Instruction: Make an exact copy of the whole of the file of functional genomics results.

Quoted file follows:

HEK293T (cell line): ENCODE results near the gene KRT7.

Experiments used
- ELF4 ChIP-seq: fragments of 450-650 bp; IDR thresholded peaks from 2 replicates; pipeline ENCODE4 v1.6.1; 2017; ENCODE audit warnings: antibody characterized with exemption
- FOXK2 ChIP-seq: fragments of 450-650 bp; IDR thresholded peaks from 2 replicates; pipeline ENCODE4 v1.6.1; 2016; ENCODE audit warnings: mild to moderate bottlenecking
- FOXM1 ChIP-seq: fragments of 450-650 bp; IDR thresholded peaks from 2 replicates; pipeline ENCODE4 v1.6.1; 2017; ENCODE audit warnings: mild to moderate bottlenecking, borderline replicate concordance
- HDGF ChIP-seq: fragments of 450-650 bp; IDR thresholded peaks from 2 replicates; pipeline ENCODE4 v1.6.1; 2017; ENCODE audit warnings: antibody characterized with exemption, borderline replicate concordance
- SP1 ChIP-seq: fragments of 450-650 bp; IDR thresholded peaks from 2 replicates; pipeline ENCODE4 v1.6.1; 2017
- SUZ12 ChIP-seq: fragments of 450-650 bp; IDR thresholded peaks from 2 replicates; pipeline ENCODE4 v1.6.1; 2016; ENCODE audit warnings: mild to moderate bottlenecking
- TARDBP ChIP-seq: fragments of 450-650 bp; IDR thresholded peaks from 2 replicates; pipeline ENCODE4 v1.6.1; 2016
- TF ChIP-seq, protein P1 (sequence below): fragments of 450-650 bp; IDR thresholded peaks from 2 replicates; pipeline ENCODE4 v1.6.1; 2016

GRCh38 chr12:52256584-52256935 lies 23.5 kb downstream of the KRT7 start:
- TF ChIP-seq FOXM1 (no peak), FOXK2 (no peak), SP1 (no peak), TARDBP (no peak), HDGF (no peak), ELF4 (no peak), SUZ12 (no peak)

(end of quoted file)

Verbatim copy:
HEK293T (cell line): ENCODE results near the gene KRT7.

Experiments used
- ELF4 ChIP-seq: fragments of 450-650 bp; IDR thresholded peaks from 2 replicates; pipeline ENCODE4 v1.6.1; 2017; ENCODE audit warnings: antibody characterized with exemption
- FOXK2 ChIP-seq: fragments of 450-650 bp; IDR thresholded peaks from 2 replicates; pipeline ENCODE4 v1.6.1; 2016; ENCODE audit warnings: mild to moderate bottlenecking
- FOXM1 ChIP-seq: fragments of 450-650 bp; IDR thresholded peaks from 2 replicates; pipeline ENCODE4 v1.6.1; 2017; ENCODE audit warnings: mild to moderate bottlenecking, borderline replicate concordance
- HDGF ChIP-seq: fragments of 450-650 bp; IDR thresholded peaks from 2 replicates; pipeline ENCODE4 v1.6.1; 2017; ENCODE audit warnings: antibody characterized with exemption, borderline replicate concordance
- SP1 ChIP-seq: fragments of 450-650 bp; IDR thresholded peaks from 2 replicates; pipeline ENCODE4 v1.6.1; 2017
- SUZ12 ChIP-seq: fragments of 450-650 bp; IDR thresholded peaks from 2 replicates; pipeline ENCODE4 v1.6.1; 2016; ENCODE audit warnings: mild to moderate bottlenecking
- TARDBP ChIP-seq: fragments of 450-650 bp; IDR thresholded peaks from 2 replicates; pipeline ENCODE4 v1.6.1; 2016
- TF ChIP-seq, protein P1 (sequence below): fragments of 450-650 bp; IDR thresholded peaks from 2 replicates; pipeline ENCODE4 v1.6.1; 2016

GRCh38 chr12:52256584-52256935 lies 23.5 kb downstream of the KRT7 start:
- TF ChIP-seq FOXM1 (no peak), FOXK2 (no peak), SP1 (no peak), TARDBP (no peak), HDGF (no peak), ELF4 (no peak), SUZ12 (no peak)